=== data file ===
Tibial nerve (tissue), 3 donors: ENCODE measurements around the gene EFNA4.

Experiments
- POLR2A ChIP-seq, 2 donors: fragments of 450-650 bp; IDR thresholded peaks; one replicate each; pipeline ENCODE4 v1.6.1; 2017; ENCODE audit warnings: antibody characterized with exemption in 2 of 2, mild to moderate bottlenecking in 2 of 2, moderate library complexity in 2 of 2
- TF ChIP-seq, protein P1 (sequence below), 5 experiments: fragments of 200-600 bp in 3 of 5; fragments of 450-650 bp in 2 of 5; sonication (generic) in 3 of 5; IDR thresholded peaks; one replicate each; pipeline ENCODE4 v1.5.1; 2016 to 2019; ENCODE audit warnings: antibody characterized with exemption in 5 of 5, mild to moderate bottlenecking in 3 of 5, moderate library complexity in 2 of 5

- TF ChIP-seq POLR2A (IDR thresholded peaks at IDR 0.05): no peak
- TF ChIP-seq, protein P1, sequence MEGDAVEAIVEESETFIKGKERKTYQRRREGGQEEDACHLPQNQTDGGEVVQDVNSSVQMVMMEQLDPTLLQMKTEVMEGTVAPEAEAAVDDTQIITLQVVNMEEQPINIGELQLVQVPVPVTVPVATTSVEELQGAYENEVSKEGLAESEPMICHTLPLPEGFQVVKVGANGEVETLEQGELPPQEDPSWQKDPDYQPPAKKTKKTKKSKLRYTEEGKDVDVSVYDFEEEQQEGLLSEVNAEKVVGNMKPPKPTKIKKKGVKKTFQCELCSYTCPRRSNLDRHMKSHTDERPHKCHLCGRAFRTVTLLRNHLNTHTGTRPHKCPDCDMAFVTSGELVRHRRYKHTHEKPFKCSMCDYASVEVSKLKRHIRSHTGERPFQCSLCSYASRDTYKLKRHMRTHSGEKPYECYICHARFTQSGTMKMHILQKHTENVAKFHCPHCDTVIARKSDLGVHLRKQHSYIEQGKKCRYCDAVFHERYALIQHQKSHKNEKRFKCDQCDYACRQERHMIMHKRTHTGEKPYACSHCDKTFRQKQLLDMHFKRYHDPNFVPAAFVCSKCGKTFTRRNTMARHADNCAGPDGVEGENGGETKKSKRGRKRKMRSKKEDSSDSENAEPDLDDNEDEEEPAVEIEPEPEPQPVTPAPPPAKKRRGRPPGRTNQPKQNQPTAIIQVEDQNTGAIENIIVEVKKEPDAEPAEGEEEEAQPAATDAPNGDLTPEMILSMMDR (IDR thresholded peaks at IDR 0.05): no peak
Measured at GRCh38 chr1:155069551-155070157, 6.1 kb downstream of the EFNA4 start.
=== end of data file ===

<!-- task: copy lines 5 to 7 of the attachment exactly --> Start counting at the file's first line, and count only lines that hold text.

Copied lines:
- TF ChIP-seq POLR2A (IDR thresholded peaks at IDR 0.05): no peak
- TF ChIP-seq, protein P1, sequence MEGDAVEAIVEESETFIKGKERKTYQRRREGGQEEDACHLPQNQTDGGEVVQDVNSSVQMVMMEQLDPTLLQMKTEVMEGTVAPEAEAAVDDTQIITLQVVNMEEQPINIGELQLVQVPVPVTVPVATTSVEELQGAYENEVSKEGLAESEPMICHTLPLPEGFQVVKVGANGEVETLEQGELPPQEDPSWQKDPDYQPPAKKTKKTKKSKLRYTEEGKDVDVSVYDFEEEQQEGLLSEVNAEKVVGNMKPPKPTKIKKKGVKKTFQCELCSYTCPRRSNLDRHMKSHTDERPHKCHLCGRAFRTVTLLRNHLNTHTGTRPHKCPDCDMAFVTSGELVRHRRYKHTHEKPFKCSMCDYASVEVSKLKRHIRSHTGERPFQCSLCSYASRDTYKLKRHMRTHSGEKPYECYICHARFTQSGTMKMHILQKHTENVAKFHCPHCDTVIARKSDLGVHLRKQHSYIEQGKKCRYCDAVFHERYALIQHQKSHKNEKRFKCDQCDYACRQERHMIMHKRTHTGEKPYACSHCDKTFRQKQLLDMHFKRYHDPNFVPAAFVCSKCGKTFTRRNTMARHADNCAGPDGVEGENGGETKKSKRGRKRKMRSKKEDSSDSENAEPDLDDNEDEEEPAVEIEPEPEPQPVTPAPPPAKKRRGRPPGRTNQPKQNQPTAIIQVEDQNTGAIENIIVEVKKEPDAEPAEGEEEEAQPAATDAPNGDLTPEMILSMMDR (IDR thresholded peaks at IDR 0.05): no peak
Measured at GRCh38 chr1:155069551-155070157, 6.1 kb downstream of the EFNA4 start.